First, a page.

The single-set video format creates an intimate space that’s the opposite of how classical opera is usually experienced. What were the challenges and the rewards of this format?
The director’s wish from the start was to use only one handheld camera and to film every episode in one take. He was looking for a fluidity of the lens’ view, [so] that the camera would be an additional character in the story. We both wanted the singers to exchange directly with one another, and abandon the “fourth wall” that traditionally separates the stage and the audience.
Of course, this “one-take” strategy led sometimes to frustration when a singer forgot a line or when the camera’s battery died, but it also heightened the tension to keep up the concentration throughout the shooting.
Opera is usually done on a grand scale, but Figaro especially gains from the little details. The exchanges between the characters become more nuanced with the close camera angle and the chamber music accompaniment. Beaumarchais’ play is about a day’s worth of hectic activity in a miniature setting, and this format highlighted the interchanges.
Experience “Figaro in the City” at Marquee TV. The first episode is free to watch.
Palm Beach Opera’s Outdoor Festival
Can you tell us a little about your association with Palm Beach Opera and the programming focus or philosophy you’ve brought to the company?
I have been associated with the Palm Beach Opera for seven years, the last five as chief conductor. While I have the great opportunity to perform little-known works from the past in Europe, my repertoire in Palm Beach has focused on more standard repertoire. I am as happy doing Telemann as I am Puccini, so I have to admit I am in a lucky position.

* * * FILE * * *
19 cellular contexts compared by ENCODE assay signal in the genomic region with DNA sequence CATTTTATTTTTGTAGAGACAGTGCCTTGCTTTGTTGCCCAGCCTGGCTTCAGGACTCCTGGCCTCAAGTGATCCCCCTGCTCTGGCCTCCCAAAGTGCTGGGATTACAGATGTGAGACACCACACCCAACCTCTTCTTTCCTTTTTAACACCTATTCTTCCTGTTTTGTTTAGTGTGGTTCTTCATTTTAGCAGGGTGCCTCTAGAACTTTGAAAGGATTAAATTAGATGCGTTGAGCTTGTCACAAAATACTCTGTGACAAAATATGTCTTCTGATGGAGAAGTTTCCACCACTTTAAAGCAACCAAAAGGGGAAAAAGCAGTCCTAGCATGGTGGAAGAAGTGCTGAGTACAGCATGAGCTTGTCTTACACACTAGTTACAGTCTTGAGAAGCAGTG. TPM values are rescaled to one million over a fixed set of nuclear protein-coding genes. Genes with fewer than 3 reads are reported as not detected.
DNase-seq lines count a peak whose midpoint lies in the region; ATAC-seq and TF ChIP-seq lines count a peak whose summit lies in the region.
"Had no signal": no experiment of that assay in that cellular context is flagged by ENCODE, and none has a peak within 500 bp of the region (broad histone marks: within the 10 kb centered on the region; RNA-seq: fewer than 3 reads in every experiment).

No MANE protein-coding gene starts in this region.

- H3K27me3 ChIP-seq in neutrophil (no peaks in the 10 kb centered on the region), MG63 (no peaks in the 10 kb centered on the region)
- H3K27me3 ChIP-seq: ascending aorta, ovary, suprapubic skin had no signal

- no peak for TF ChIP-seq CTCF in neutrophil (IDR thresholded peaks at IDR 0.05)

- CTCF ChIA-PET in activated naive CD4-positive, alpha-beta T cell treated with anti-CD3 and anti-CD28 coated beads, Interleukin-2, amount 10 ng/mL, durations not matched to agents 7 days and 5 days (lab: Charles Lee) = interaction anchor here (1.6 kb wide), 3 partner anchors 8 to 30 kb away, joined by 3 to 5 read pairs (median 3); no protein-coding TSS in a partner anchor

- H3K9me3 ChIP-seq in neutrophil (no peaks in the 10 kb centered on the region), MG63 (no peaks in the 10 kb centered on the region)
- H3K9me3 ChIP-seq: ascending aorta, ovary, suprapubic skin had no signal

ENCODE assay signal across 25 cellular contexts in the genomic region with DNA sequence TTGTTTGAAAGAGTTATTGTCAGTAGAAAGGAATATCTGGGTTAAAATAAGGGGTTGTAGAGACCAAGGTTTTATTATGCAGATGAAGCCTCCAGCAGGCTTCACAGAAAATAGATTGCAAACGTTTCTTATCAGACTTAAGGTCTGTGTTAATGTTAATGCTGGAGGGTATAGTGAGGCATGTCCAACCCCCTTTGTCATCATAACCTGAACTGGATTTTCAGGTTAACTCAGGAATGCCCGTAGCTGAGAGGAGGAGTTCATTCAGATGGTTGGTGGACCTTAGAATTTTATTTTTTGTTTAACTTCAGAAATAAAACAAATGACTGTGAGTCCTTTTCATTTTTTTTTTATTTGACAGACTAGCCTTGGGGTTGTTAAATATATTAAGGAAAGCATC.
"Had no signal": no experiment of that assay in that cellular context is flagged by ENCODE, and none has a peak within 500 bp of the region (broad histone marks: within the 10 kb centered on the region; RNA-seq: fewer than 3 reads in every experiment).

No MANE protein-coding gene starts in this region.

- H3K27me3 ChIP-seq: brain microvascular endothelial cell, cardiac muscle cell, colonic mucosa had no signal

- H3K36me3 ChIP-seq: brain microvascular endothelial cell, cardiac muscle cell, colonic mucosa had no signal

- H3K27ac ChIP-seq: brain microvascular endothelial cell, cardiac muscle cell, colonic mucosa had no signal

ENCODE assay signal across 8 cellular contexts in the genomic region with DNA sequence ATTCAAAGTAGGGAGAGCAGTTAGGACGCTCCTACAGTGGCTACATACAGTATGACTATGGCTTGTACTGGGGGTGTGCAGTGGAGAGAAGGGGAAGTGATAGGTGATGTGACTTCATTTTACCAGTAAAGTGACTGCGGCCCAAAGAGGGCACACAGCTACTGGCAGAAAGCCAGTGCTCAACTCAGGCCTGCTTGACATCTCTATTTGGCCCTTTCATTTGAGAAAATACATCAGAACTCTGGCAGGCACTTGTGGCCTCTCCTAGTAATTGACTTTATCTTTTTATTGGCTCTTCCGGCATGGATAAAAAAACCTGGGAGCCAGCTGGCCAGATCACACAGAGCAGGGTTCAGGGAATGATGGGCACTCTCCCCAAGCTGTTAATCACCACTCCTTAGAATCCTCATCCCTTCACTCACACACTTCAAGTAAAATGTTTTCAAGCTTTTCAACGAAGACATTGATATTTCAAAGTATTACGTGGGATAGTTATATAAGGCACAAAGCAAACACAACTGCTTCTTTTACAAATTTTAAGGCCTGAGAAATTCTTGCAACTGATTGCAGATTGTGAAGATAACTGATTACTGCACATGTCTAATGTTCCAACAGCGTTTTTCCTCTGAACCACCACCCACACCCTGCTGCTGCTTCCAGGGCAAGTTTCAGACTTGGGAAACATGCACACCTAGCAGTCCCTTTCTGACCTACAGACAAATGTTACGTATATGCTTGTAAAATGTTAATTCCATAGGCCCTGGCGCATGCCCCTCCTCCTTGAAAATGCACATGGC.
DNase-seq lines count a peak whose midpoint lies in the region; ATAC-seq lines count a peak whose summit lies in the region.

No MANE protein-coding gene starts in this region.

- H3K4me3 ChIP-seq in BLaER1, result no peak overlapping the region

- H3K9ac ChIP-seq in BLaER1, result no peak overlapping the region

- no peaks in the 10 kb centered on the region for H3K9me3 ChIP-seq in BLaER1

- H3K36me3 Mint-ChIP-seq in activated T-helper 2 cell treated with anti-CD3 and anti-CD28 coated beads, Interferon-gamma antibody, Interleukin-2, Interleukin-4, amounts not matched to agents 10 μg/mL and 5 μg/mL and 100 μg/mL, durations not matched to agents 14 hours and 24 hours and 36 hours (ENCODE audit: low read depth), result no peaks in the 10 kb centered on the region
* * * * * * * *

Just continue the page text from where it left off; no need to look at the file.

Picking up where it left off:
How did you select the three operas for the festival? Did you choose audience favorites because of the special circumstances this year?
David Walker, my executive director, is a former singer and a real colleague. When the time came to find a solution to the pandemic, instead of just canceling everything, he had the idea of coming out guns ablaze with a large-scale opera festival. With every rehearsal and concert outdoors, we were capable of coming back with live performance in a safe format for the musicians and the audience.
La Bohème and The Magic Flute were already on the schedule for our 2021 season, and David had expressly asked me to do The Magic Flute since he knew that it is a work to which I feel particularly close. I perform Mozart much of the time with period ensembles these days, so I wanted to bring a bit of that experience to the Palm Beach Opera Orchestra, in terms of expression and articulation.
Did you get any sense that the pandemic measures (outdoor venue, spectator numbers, distancing, etc.) affected audiences’ engagement, either positively or negatively, with the festival performances?
The greatest lesson I took from the experience of these past three weeks is that the distance between musicians on a stage only heightens how strongly the music itself binds us. The orchestra was thrilled to be back. The difficulty to hear one another only added to their effort to play together, and the intonation onstage was remarkably good. They were attentive, sensitive, and very understanding of the situation, and I felt that we could be proud not only of the fact that we did do the job, but that we succeeded at reaching a high artistic level.
Many members of our audience mentioned feeling the engagement of everyone and they were thrilled with the overall effect, despite the airplanes, the wind and passing traffic noise.
The iTHINK Amphitheatre usually programs rock and pop acts. How did Palm Beach Opera adapt to the venue?
Of course, the orchestra and the singers were all amplified, but the sound engineer did a remarkable job, and a number of our audience members told me that the sound appeared more “enhanced” rather than manufactured. There were giant video screens that focused on the singers and musicians, and I think that made up for the distances between the audience and the stage. Indeed, there was, strangely enough, an intimacy that touched both the orchestra and the public. Everyone felt the chemistry between Mimi and Rodolpho, and that was medicine for our souls.